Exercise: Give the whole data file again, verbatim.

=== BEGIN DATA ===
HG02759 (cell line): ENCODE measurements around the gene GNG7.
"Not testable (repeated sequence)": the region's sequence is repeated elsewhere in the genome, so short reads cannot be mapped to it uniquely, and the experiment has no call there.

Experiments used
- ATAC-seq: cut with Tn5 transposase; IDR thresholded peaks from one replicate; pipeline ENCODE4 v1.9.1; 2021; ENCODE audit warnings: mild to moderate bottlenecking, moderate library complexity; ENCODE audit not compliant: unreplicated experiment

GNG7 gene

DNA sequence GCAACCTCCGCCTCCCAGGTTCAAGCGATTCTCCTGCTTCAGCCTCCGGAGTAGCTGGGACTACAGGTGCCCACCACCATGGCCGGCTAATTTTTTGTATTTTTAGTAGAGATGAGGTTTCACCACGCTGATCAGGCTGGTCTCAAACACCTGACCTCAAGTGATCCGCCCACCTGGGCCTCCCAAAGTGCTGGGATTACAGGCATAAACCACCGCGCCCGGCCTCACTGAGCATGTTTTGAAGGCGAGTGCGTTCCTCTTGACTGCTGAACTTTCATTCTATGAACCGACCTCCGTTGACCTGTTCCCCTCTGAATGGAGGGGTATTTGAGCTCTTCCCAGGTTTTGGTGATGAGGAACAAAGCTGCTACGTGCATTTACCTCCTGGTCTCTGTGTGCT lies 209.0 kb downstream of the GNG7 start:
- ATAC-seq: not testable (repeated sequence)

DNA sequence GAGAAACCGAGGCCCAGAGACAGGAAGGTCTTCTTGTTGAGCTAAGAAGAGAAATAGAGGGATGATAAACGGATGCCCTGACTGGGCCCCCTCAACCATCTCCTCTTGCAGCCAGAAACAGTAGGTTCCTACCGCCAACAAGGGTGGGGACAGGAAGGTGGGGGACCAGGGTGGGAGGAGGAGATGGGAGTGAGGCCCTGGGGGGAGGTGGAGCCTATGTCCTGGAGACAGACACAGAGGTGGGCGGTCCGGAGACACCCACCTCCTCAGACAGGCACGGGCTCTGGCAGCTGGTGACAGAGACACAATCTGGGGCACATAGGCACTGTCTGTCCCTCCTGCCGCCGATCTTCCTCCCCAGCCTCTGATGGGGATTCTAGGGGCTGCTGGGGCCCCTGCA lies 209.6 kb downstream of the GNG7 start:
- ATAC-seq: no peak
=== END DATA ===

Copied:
HG02759 (cell line): ENCODE measurements around the gene GNG7.
"Not testable (repeated sequence)": the region's sequence is repeated elsewhere in the genome, so short reads cannot be mapped to it uniquely, and the experiment has no call there.

Experiments used
- ATAC-seq: cut with Tn5 transposase; IDR thresholded peaks from one replicate; pipeline ENCODE4 v1.9.1; 2021; ENCODE audit warnings: mild to moderate bottlenecking, moderate library complexity; ENCODE audit not compliant: unreplicated experiment

GNG7 gene

DNA sequence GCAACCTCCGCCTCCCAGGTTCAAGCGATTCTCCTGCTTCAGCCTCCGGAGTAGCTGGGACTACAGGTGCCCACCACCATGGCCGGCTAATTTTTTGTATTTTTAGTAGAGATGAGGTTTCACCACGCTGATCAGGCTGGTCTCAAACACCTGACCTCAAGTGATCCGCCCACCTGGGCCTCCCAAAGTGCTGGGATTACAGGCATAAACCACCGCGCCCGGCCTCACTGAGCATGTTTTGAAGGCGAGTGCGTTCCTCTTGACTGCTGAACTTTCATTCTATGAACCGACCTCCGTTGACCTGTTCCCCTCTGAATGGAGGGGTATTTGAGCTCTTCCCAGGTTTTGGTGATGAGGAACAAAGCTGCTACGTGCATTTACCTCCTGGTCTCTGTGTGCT lies 209.0 kb downstream of the GNG7 start:
- ATAC-seq: not testable (repeated sequence)

DNA sequence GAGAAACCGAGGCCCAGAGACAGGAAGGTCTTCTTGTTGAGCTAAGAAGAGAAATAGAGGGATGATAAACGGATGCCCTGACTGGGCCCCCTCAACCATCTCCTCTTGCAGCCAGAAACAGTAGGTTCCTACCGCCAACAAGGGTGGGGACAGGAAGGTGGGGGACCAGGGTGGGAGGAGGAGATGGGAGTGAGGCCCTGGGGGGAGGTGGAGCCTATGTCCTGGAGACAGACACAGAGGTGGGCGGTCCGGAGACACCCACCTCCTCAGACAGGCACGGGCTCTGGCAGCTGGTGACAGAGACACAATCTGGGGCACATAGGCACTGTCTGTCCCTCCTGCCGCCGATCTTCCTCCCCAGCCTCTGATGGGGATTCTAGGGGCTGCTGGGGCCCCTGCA lies 209.6 kb downstream of the GNG7 start:
- ATAC-seq: no peak